The entry level for Greenhopper is deceptive. As an Agile tool, its easy just like the rest. But one is required to be well versed both in Jira and Confluence, and perhaps with an admin account on Atlassian OnDemand to tame the Greenhopper beast.
The time vested in Jira / Confluence aside, this tool excels when the entire team embraces the tool and use Confluence and Jira for wiki and bugs respectively. When it is shunned and left to its own demise, it quickly becomes the big elephant in the room, bloated, heavy and a massive burden to the team members. Shame really.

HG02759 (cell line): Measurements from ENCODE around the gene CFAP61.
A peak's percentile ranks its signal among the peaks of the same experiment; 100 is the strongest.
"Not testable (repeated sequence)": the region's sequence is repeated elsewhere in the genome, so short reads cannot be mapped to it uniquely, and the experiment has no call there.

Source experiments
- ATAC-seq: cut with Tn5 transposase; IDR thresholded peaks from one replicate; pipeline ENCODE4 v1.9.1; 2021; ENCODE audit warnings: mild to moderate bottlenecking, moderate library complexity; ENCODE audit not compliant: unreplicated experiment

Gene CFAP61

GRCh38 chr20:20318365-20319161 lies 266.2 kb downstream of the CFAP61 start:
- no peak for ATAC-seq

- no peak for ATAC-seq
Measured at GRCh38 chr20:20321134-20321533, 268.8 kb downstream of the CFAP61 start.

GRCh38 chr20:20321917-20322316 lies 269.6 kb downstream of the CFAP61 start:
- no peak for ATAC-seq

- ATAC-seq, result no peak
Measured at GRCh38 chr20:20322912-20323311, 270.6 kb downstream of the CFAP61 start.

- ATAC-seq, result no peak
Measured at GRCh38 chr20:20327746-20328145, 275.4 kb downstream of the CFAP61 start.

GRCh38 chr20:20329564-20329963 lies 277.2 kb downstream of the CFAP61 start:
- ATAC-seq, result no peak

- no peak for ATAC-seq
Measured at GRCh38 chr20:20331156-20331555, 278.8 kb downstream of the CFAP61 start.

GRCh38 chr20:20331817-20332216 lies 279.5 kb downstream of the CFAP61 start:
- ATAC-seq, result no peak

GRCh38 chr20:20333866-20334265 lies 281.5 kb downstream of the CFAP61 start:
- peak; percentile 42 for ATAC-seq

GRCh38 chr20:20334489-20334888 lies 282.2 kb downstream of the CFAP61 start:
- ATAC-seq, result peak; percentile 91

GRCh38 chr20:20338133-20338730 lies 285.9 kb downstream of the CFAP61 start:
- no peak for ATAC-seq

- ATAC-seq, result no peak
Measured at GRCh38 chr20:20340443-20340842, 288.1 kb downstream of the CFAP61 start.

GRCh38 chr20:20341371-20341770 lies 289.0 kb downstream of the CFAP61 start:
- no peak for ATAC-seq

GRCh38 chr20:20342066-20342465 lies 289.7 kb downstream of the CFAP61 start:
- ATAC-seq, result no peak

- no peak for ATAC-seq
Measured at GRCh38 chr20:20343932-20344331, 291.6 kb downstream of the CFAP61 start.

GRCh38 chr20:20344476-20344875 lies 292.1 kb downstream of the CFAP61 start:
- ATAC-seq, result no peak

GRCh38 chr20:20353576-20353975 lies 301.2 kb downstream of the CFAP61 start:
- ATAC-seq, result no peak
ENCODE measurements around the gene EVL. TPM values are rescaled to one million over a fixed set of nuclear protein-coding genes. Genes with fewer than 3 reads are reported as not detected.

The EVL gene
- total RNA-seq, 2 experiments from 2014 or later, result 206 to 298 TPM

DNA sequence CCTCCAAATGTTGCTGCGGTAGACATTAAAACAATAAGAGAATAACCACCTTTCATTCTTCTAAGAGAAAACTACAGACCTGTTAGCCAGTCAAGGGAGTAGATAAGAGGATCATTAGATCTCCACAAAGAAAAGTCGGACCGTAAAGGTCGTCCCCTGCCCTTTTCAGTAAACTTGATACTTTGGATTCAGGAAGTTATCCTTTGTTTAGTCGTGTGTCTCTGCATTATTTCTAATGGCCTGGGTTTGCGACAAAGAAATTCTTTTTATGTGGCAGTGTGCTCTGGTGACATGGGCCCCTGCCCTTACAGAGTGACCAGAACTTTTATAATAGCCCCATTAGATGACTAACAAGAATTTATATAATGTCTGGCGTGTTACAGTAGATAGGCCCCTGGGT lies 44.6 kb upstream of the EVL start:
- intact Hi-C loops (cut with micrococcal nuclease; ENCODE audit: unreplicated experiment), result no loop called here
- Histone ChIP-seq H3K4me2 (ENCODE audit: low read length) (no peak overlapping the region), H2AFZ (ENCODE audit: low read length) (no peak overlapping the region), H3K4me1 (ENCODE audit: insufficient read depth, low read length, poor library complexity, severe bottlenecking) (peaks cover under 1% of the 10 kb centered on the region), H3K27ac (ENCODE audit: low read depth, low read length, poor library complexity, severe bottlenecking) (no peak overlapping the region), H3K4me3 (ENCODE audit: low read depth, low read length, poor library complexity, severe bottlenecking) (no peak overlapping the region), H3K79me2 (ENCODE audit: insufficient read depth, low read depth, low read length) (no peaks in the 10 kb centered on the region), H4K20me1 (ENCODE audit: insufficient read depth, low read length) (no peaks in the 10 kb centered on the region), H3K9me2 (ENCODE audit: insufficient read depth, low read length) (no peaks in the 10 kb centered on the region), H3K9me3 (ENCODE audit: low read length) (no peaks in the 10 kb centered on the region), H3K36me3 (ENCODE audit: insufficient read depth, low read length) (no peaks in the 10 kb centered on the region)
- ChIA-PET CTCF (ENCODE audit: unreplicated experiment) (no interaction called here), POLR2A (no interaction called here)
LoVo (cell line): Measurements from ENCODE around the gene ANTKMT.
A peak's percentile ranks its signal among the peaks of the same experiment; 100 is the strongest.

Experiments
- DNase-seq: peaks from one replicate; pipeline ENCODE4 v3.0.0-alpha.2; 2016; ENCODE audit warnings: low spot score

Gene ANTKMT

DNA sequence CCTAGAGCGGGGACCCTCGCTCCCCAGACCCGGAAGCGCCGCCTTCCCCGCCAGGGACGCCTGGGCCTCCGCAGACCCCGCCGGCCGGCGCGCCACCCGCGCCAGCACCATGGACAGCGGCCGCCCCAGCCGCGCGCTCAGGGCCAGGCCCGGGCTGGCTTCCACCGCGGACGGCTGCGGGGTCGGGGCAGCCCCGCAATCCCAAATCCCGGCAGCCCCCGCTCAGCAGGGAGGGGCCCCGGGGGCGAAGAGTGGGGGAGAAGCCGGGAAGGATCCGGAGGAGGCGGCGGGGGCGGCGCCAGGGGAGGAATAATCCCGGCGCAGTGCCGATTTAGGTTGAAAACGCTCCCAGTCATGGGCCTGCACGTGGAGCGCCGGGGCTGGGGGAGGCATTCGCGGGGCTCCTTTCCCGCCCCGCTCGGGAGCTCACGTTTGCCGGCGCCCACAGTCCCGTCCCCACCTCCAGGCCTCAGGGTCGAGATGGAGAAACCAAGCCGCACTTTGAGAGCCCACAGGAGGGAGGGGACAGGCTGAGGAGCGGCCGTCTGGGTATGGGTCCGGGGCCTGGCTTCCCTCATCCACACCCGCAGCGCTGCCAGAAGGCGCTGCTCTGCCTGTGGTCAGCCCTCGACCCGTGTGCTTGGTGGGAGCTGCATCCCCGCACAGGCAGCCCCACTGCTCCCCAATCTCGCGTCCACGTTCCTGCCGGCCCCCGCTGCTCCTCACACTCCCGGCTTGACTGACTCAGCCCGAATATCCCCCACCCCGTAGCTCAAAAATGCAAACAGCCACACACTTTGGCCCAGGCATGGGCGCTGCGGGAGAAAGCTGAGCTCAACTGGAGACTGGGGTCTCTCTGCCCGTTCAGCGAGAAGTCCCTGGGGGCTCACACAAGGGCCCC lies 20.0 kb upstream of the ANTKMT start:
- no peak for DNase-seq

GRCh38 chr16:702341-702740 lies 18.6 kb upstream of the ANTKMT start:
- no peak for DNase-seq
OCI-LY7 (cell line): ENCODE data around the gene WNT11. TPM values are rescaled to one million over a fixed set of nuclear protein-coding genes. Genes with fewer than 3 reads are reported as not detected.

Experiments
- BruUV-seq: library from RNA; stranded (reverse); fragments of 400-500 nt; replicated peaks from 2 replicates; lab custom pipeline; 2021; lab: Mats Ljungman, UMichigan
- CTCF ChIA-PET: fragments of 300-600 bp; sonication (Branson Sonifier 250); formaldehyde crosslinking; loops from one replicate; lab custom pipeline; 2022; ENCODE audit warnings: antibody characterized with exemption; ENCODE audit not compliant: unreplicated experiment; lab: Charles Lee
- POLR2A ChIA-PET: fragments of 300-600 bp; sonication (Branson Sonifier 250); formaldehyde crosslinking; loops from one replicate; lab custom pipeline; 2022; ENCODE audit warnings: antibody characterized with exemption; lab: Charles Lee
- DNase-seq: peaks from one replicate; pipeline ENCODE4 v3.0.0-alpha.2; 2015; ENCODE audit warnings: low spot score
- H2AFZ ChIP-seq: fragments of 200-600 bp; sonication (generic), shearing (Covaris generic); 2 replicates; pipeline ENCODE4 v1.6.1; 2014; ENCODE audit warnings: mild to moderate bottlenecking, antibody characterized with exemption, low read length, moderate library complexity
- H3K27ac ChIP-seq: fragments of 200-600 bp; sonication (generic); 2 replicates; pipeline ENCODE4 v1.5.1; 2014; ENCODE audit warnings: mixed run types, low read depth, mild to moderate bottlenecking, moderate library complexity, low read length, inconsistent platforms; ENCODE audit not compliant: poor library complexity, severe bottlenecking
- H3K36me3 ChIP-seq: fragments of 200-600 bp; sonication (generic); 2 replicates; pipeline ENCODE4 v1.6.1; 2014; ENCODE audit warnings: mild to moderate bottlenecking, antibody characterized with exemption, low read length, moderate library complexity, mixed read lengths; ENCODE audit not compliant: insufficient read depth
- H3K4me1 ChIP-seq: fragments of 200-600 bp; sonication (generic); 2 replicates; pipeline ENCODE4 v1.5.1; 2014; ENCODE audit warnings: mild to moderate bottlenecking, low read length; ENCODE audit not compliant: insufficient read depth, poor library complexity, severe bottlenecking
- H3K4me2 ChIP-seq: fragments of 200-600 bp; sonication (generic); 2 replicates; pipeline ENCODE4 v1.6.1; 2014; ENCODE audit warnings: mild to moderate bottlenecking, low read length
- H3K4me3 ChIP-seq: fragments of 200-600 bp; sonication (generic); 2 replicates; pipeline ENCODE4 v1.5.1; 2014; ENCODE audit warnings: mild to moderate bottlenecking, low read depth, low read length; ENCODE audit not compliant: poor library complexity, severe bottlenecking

I give this tool top marks for its enterprise approach, responsive and fast support from Atlassian (if you ever go the hosted or ondemand route), and most importantly, integration with the rest of Altassian ecosystem,
The free, easy-to-get-going virtual board for the masses. Trello keeps it simple, it most certainly keeps it real. It does not pretend to be anything else other than a virtual board. You put cards on it, you define the columns, users can follow and move the cards about.
It is simplicity at its best and it is fantastic for small teams, or with team members that are adamant about specific tools that they must use. This is a sure winner for smaller projects, small team size and comes at 0 costs.
Trello implicitly lets you define your process by the titles you put on your board and the columns that exists on each board. For example, a typical Scrum board in Trello can be defined as Todo -> Doing –> Ready for QA –> Done.